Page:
HONG KONG – Following a day of sit-ins, tear gas and clashes with police, Hong Kong students and civil rights activists vowed Wednesday to keep protesting a proposed extradition bill that has become a lightning rod for concerns over greater Chinese control and erosion of civil liberties in the former British colony.
The violence marked a major escalation of the biggest political crisis in years for the semi-autonomous Chinese territory and forced the delay of legislative debate on the contentious bill.
College student Louis Wong said he considered the blockade of government headquarters and the Legislative Council a success.
“This is a public space, and the police have no right to block us from staying here,” Wong said, surveying a garbage-strewn intersection in the Admiralty neighborhood that had been blocked off by security forces.
Protesters who had massed outside the government building overnight Tuesday began pressing against the police early Wednesday, leading to police firing tear gas and pepper spray.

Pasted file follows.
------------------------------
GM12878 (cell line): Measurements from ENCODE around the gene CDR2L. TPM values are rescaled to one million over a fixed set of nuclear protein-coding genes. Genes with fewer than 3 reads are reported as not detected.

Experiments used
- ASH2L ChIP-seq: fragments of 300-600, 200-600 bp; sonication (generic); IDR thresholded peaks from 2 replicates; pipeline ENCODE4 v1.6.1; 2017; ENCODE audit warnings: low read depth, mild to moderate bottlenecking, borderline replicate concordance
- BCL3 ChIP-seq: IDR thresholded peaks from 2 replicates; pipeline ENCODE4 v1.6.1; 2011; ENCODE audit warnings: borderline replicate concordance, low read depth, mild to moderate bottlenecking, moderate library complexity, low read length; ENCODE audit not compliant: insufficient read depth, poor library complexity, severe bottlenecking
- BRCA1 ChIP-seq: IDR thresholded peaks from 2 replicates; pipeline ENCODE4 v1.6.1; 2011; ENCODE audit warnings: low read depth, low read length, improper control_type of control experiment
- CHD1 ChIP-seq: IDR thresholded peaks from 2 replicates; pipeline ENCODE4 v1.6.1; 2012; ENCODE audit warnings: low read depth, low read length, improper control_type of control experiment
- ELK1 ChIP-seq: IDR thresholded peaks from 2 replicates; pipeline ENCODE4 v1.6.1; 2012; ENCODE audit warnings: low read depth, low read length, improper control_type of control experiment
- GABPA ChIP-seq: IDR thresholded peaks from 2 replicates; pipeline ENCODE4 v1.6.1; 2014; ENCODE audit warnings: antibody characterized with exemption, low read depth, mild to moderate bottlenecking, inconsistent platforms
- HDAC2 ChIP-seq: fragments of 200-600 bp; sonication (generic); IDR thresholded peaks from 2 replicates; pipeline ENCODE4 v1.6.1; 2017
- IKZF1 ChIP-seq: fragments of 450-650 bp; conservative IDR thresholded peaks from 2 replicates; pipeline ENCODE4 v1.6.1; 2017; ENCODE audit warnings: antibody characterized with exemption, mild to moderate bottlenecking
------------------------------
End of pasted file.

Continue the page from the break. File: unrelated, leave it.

A weekend protest of the extradition measure drew hundreds of thousands of people, and Hong Kong leader Carrie Lam said in a statement early today that the peaceful rally had become a “blatant, organized riot.”
Officers also were hurt, some seriously, by rocks, bottles, traffic cones, metal barricades and other items thrown by protesters.
As of 10 p.m. Wednesday, at least 72 people were brought to seven hospitals, with two in serious condition, the Hong Kong Hospital Authority said. Of those, 41 were later released, it added.
A curt government statement said a scheduled 11 a.m. legislative session would be “changed to a later time.” Some businesses also closed for the day, and labor strikes and class boycotts were called.
The protests by the bill's opponents are the largest since pro-democracy demonstrations closed down parts of the Asian financial center for more than three months in 2014.